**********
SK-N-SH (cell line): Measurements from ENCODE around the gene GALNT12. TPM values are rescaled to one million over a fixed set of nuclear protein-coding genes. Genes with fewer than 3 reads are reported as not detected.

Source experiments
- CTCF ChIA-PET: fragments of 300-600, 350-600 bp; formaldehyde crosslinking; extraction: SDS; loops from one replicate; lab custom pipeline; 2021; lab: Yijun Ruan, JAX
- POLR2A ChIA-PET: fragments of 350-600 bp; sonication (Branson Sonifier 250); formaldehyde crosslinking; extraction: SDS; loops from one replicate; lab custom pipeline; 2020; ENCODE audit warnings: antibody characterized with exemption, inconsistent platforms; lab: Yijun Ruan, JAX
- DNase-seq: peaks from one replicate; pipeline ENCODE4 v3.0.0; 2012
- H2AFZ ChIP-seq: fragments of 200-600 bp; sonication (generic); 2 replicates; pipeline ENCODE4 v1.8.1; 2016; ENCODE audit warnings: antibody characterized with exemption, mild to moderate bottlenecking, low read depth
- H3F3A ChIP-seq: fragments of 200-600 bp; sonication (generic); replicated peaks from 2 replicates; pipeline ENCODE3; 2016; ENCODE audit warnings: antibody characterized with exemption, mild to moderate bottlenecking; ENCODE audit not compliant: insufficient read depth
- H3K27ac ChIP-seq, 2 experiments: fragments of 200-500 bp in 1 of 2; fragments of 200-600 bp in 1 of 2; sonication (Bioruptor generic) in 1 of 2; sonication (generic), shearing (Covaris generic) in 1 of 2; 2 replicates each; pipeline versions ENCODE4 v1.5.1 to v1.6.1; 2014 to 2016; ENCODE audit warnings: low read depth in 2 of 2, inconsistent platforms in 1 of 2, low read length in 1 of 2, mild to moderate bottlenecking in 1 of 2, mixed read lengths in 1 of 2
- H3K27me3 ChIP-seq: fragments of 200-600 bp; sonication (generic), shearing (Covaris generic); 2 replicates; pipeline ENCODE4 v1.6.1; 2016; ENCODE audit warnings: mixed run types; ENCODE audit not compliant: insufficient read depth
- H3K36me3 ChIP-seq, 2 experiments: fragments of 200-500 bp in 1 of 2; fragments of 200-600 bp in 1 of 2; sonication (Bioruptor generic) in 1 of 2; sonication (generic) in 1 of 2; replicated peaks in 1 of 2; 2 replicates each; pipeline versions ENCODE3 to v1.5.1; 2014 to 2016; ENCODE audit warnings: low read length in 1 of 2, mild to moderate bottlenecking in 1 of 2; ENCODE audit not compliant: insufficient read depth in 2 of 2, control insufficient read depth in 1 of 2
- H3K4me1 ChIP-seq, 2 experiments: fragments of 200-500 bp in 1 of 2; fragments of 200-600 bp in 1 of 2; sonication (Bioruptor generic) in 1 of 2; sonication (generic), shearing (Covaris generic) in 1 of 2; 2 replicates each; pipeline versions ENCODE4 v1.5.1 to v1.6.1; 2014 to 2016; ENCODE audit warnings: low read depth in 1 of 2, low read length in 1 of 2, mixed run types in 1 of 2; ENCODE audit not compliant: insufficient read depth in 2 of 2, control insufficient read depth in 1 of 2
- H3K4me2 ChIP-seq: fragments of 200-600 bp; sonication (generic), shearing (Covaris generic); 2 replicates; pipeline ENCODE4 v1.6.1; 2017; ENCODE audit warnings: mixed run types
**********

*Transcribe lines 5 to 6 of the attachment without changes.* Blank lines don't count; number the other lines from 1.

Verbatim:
- DNase-seq: peaks from one replicate; pipeline ENCODE4 v3.0.0; 2012
- H2AFZ ChIP-seq: fragments of 200-600 bp; sonication (generic); 2 replicates; pipeline ENCODE4 v1.8.1; 2016; ENCODE audit warnings: antibody characterized with exemption, mild to moderate bottlenecking, low read depth